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Credit expert John Ulzheimer took to Credit Sesame’s blog today to debunk one of the most pervasive myths in the credit world: That an applicants’ poor credit score will somehow affect their chances at scoring a job.”I’ve often called the credit score and employment myth the unicorn of the credit world—a lot of people have heard of them, but nobody has actually ever seen them,” says Ulzheimer, president of consumer education at SmartCredit.com.
He’s spent a good chunk of his career trying to dispel the idea altogether, but Suze Orman’s recent campaign to promote her new prepaid debit card – in which she eludes to the fact that not having a FICO score could cost consumers a job – is threatening to undo all those efforts, he says.
Here’s the truth: Credit scores are never sold by credit reporting agencies for employment screening purposes.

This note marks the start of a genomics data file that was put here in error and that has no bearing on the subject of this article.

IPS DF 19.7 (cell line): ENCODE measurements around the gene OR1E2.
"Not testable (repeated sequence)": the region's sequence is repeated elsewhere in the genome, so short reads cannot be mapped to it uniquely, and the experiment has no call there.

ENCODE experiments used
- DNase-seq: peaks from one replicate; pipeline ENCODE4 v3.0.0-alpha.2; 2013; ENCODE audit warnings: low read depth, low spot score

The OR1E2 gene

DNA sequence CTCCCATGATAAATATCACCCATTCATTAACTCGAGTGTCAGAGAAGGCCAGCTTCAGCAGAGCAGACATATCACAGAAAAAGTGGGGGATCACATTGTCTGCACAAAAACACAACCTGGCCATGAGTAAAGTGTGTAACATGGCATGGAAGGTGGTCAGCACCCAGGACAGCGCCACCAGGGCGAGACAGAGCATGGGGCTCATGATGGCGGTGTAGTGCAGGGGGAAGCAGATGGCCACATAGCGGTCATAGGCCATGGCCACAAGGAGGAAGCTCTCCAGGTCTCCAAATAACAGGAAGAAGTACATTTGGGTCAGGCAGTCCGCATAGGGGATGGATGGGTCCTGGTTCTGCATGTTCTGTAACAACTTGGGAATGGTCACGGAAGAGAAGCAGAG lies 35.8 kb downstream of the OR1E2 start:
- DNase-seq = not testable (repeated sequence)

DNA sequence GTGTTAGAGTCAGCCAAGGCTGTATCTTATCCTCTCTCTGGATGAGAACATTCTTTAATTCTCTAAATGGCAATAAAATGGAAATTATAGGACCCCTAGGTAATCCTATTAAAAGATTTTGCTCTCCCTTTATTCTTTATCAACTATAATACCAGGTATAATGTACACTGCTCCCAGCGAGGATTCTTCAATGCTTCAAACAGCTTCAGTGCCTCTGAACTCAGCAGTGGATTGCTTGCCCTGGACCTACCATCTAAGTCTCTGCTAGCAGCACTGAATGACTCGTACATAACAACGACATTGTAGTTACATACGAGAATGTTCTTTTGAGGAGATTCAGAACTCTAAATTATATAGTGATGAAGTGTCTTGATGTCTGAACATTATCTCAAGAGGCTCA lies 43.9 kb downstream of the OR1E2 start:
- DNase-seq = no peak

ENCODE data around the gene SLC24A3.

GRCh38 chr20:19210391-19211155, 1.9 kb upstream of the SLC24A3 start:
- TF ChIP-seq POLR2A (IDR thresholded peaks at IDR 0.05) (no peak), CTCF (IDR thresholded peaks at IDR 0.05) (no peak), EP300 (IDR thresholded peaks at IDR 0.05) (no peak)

Here’s how you can be sure: Ulzheimer tracked down the only three agencies authorised to distribute credit reports – TransUnion, Experian and Equifax. Because you can’t get a credit score without getting a report from those agencies first, employers would have to go through those companies if they wanted yours.
And all three agencies told him the same thing. There’s no way they’d sell credit scores to employers for screening purposes.
Now, for the final blow: “If public statements provided by every one of the national credit reporting agencies isn’t enough to convince you that scores are not used by employers—I reached out to the Consumer Data Industry Association, the trade association of the credit reporting agencies, and asked them the same thing,” Ulzheimer says.
“They confirmed what I already knew, which is the practice doesn’t happen and that the confusion is likely being caused by people using the terms interchangeably as if they were the same thing.”
There you have it, folks.